Scaling the extinction vortex: Body size as a predictor of population dynamics close to extinction events

  • Nathan Williams (Contributor)
  • Louise McRae (Contributor)
  • Robin Freeman (Contributor)
  • Pol Capdevila (Contributor)
  • Chris F Clements (Contributor)

Dataset

Description

Mutual reinforcement between abiotic and biotic factors can drive small populations into a catastrophic downward spiral to extinction – a process known as the ‘extinction vortex.’ However, empirical studies investigating extinction dynamics in relation to species’ traits have been lacking. We assembled a database of 35 vertebrate populations monitored to extirpation over a period of at least ten years, represented by 32 different species, including 25 birds, five mammals and two reptiles. We supplemented these population time series with species-specific mean adult body size to investigate whether this key intrinsic trait affects the dynamics of populations declining towards extinction. We performed three analyses to quantify the effects of adult body size on three characteristics of population dynamics: time to extinction, population growth rate, and residual variability in population growth rate. Our results provide support for the existence of extinction vortex dynamics in extirpated populations. We show that populations typically decline non-linearly to extinction, while both the rate of population decline, and variability in population growth rate increase as extinction is approached. Our results also suggest that smaller-bodied species are particularly prone to the extinction vortex, with larger increases in rates of population decline and population growth rate variability when compared to larger-bodied species. Our results reaffirm and extend our understanding of extinction dynamics in real-life extirpated populations. In particular, we suggest that smaller-bodied species may be at greater risk of rapid collapse to extinction than larger-bodied species, and thus management of smaller-bodied species should focus on maintaining higher population abundances as a priority.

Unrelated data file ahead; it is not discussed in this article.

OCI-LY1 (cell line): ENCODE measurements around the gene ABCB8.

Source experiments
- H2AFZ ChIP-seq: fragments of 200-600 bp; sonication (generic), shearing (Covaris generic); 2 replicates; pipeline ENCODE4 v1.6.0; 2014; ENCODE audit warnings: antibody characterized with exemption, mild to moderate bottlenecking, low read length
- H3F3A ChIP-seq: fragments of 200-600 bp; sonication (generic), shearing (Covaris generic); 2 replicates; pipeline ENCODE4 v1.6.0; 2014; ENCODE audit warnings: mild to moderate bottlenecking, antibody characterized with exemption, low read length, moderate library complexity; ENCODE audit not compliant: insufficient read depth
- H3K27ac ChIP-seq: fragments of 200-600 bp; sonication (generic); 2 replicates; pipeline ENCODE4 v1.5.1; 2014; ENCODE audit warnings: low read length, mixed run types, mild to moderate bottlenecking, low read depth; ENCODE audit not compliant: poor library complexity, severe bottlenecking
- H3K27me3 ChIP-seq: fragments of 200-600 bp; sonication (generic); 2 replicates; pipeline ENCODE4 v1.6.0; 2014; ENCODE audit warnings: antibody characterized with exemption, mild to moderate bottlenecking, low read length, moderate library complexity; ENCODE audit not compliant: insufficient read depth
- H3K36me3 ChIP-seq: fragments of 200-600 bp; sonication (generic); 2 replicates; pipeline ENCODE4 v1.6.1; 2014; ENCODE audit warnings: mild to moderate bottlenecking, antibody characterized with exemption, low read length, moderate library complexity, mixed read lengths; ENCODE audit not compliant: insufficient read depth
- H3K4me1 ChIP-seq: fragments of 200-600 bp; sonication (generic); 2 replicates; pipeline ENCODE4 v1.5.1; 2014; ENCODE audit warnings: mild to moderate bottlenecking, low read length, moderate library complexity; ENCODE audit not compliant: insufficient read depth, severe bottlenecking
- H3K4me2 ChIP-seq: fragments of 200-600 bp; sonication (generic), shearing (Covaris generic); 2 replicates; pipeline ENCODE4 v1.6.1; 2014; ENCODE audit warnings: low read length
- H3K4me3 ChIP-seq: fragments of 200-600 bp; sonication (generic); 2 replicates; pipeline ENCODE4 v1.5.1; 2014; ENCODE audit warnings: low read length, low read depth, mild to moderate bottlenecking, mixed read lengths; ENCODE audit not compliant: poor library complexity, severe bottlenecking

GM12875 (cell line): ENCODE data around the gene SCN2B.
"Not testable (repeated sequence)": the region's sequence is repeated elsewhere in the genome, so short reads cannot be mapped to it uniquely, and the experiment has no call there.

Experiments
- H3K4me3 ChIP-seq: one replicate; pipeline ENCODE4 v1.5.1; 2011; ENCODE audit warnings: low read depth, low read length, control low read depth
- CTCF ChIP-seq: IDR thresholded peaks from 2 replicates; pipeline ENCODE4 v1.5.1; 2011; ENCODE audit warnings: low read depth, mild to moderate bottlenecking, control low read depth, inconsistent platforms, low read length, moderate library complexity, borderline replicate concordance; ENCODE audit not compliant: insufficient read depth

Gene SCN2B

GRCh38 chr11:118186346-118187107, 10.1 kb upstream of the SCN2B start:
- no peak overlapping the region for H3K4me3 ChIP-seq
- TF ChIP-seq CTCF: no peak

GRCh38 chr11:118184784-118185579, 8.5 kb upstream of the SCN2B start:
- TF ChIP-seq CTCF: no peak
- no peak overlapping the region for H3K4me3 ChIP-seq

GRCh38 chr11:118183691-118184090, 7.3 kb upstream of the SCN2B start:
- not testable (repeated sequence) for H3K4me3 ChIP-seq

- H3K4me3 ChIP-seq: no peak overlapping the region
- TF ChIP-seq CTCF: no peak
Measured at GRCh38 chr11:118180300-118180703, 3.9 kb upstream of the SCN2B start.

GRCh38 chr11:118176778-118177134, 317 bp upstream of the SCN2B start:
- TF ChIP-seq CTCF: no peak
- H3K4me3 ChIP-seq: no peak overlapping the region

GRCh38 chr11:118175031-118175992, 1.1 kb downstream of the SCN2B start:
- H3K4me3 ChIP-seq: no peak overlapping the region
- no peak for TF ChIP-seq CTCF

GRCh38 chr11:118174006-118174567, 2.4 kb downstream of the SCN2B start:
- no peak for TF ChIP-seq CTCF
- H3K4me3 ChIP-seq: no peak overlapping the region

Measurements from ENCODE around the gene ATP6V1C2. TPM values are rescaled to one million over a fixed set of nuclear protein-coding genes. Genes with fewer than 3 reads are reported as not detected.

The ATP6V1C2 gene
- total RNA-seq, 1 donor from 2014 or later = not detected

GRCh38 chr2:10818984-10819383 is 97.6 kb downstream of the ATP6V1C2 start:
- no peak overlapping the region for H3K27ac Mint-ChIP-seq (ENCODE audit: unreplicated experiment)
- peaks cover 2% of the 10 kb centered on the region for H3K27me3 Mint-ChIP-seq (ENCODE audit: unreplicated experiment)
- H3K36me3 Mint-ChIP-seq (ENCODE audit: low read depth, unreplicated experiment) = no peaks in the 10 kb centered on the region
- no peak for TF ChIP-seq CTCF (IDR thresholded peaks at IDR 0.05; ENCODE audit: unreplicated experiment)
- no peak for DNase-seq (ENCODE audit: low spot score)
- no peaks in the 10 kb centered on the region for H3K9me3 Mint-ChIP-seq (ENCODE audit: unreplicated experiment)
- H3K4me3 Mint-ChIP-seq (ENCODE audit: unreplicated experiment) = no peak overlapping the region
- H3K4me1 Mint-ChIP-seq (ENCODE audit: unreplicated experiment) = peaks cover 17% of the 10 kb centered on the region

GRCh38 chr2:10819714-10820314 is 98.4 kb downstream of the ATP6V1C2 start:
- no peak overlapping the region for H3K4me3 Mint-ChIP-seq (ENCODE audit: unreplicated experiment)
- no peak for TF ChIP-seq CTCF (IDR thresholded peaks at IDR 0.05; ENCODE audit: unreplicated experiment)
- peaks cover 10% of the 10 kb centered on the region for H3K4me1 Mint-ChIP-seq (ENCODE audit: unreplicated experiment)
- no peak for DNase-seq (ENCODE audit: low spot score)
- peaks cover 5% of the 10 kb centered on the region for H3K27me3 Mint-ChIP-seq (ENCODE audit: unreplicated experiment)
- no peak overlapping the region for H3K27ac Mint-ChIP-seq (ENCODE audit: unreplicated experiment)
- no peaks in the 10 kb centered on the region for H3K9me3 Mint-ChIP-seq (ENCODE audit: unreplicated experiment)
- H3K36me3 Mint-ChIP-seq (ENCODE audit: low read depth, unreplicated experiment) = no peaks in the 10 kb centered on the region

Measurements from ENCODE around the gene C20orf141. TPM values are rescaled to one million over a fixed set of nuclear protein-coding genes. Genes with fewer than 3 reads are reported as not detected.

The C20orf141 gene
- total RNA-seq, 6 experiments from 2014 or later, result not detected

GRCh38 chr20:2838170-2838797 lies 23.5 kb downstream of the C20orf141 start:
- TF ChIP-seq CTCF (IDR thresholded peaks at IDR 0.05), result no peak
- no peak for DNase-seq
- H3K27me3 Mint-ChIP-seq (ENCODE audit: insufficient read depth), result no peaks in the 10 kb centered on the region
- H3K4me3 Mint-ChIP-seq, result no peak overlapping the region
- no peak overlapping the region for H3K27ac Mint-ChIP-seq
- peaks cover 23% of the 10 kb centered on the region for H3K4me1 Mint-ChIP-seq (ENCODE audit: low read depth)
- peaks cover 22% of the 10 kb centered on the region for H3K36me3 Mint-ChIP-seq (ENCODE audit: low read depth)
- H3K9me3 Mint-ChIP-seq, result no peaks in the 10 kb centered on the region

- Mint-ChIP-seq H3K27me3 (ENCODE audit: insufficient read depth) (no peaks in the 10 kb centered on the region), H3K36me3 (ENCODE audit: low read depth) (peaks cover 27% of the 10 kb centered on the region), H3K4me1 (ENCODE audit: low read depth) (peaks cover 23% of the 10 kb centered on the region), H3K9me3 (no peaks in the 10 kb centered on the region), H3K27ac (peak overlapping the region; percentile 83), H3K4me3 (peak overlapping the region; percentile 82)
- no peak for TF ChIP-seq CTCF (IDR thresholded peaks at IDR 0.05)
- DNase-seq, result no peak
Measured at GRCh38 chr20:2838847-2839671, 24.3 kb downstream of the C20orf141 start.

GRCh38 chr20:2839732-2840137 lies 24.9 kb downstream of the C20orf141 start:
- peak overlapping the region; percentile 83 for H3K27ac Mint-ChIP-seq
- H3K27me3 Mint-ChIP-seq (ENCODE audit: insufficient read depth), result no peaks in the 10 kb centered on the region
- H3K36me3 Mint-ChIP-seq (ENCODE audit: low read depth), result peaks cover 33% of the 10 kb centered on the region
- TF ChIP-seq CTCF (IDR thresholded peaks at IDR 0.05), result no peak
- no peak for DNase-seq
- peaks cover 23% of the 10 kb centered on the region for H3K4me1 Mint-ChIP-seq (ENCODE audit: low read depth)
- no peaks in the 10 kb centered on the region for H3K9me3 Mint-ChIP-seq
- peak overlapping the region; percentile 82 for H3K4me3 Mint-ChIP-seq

Date made available31 Mar 2022
PublisherDryad

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